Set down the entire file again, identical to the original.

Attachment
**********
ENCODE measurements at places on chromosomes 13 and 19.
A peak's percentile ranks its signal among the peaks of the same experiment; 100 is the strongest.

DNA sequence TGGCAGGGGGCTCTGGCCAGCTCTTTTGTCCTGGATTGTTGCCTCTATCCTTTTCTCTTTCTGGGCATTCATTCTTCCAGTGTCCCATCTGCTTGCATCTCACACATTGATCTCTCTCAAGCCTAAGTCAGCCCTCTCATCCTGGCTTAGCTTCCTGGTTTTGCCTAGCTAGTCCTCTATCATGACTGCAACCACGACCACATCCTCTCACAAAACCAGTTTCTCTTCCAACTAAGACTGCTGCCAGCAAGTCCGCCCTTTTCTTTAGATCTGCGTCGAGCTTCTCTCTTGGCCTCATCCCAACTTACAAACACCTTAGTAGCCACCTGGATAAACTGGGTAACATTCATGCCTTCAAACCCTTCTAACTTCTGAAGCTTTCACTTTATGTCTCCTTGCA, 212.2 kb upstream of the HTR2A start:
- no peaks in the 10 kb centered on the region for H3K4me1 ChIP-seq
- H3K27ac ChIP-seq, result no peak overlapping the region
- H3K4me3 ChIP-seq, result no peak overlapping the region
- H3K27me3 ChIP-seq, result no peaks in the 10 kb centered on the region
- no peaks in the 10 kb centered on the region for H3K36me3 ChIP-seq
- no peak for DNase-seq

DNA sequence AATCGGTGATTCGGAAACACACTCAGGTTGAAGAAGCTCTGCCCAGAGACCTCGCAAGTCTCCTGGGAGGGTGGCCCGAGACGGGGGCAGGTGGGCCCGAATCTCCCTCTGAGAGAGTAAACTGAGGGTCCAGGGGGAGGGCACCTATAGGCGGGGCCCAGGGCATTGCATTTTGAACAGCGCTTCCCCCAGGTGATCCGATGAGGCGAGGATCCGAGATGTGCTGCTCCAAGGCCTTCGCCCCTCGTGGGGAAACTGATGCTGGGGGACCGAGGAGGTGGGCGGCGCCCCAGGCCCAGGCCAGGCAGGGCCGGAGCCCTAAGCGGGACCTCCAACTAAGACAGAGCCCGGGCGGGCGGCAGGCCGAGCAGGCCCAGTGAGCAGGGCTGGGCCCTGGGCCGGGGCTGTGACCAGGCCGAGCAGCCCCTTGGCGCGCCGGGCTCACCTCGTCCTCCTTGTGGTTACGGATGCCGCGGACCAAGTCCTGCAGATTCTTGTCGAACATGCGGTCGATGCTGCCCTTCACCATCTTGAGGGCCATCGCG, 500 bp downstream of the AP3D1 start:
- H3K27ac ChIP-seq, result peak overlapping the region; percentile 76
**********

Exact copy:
ENCODE measurements at places on chromosomes 13 and 19.
A peak's percentile ranks its signal among the peaks of the same experiment; 100 is the strongest.

DNA sequence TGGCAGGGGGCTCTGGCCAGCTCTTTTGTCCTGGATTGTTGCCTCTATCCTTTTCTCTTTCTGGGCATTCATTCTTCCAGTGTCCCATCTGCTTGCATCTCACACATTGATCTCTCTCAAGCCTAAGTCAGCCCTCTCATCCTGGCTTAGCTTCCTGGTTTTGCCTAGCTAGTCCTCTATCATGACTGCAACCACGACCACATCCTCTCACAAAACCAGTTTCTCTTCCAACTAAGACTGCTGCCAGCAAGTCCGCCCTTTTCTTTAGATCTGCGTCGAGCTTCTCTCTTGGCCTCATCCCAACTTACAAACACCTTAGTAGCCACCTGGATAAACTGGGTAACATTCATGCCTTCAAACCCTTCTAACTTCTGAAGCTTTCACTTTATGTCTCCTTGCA, 212.2 kb upstream of the HTR2A start:
- no peaks in the 10 kb centered on the region for H3K4me1 ChIP-seq
- H3K27ac ChIP-seq, result no peak overlapping the region
- H3K4me3 ChIP-seq, result no peak overlapping the region
- H3K27me3 ChIP-seq, result no peaks in the 10 kb centered on the region
- no peaks in the 10 kb centered on the region for H3K36me3 ChIP-seq
- no peak for DNase-seq

DNA sequence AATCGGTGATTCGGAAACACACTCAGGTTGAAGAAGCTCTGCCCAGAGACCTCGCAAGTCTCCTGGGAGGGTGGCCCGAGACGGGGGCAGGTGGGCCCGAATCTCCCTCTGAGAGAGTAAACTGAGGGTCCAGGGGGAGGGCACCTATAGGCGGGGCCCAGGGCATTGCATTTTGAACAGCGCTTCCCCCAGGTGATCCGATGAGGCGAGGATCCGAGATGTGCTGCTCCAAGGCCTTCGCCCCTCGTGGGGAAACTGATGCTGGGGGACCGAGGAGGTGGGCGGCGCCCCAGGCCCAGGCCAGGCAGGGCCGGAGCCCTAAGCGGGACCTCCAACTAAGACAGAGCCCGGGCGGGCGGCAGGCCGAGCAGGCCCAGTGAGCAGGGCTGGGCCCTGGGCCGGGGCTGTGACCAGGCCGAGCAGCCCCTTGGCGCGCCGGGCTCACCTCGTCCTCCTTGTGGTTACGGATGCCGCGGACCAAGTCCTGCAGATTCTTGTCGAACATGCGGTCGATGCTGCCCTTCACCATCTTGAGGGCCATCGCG, 500 bp downstream of the AP3D1 start:
- H3K27ac ChIP-seq, result peak overlapping the region; percentile 76